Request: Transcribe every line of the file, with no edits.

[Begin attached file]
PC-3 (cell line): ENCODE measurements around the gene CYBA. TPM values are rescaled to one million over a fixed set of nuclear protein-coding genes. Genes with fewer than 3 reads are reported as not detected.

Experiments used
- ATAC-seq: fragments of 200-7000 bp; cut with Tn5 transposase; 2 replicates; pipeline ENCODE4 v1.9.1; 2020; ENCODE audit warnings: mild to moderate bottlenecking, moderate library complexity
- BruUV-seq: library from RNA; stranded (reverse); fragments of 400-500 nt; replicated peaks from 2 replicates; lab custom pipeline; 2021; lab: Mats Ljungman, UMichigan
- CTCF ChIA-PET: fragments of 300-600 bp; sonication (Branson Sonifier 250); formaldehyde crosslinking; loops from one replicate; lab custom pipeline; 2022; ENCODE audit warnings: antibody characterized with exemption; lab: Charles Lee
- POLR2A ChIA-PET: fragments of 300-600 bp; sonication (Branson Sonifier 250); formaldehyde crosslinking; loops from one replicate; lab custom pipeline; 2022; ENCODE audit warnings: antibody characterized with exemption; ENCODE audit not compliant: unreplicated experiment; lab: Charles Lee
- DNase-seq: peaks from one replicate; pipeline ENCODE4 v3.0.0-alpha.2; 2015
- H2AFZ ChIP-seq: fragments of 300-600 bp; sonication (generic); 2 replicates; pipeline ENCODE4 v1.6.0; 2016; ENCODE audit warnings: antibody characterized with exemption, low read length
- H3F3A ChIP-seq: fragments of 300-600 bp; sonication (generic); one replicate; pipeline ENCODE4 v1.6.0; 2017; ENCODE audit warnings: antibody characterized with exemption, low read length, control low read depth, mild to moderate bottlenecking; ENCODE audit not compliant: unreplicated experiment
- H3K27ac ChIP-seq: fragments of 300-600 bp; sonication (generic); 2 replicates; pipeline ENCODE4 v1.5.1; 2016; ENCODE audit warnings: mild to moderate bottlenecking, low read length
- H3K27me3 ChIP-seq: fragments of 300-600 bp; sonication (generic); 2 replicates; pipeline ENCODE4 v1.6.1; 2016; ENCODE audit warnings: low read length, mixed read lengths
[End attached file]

PC-3 (cell line): ENCODE measurements around the gene CYBA. TPM values are rescaled to one million over a fixed set of nuclear protein-coding genes. Genes with fewer than 3 reads are reported as not detected.

Experiments used
- ATAC-seq: fragments of 200-7000 bp; cut with Tn5 transposase; 2 replicates; pipeline ENCODE4 v1.9.1; 2020; ENCODE audit warnings: mild to moderate bottlenecking, moderate library complexity
- BruUV-seq: library from RNA; stranded (reverse); fragments of 400-500 nt; replicated peaks from 2 replicates; lab custom pipeline; 2021; lab: Mats Ljungman, UMichigan
- CTCF ChIA-PET: fragments of 300-600 bp; sonication (Branson Sonifier 250); formaldehyde crosslinking; loops from one replicate; lab custom pipeline; 2022; ENCODE audit warnings: antibody characterized with exemption; lab: Charles Lee
- POLR2A ChIA-PET: fragments of 300-600 bp; sonication (Branson Sonifier 250); formaldehyde crosslinking; loops from one replicate; lab custom pipeline; 2022; ENCODE audit warnings: antibody characterized with exemption; ENCODE audit not compliant: unreplicated experiment; lab: Charles Lee
- DNase-seq: peaks from one replicate; pipeline ENCODE4 v3.0.0-alpha.2; 2015
- H2AFZ ChIP-seq: fragments of 300-600 bp; sonication (generic); 2 replicates; pipeline ENCODE4 v1.6.0; 2016; ENCODE audit warnings: antibody characterized with exemption, low read length
- H3F3A ChIP-seq: fragments of 300-600 bp; sonication (generic); one replicate; pipeline ENCODE4 v1.6.0; 2017; ENCODE audit warnings: antibody characterized with exemption, low read length, control low read depth, mild to moderate bottlenecking; ENCODE audit not compliant: unreplicated experiment
- H3K27ac ChIP-seq: fragments of 300-600 bp; sonication (generic); 2 replicates; pipeline ENCODE4 v1.5.1; 2016; ENCODE audit warnings: mild to moderate bottlenecking, low read length
- H3K27me3 ChIP-seq: fragments of 300-600 bp; sonication (generic); 2 replicates; pipeline ENCODE4 v1.6.1; 2016; ENCODE audit warnings: low read length, mixed read lengths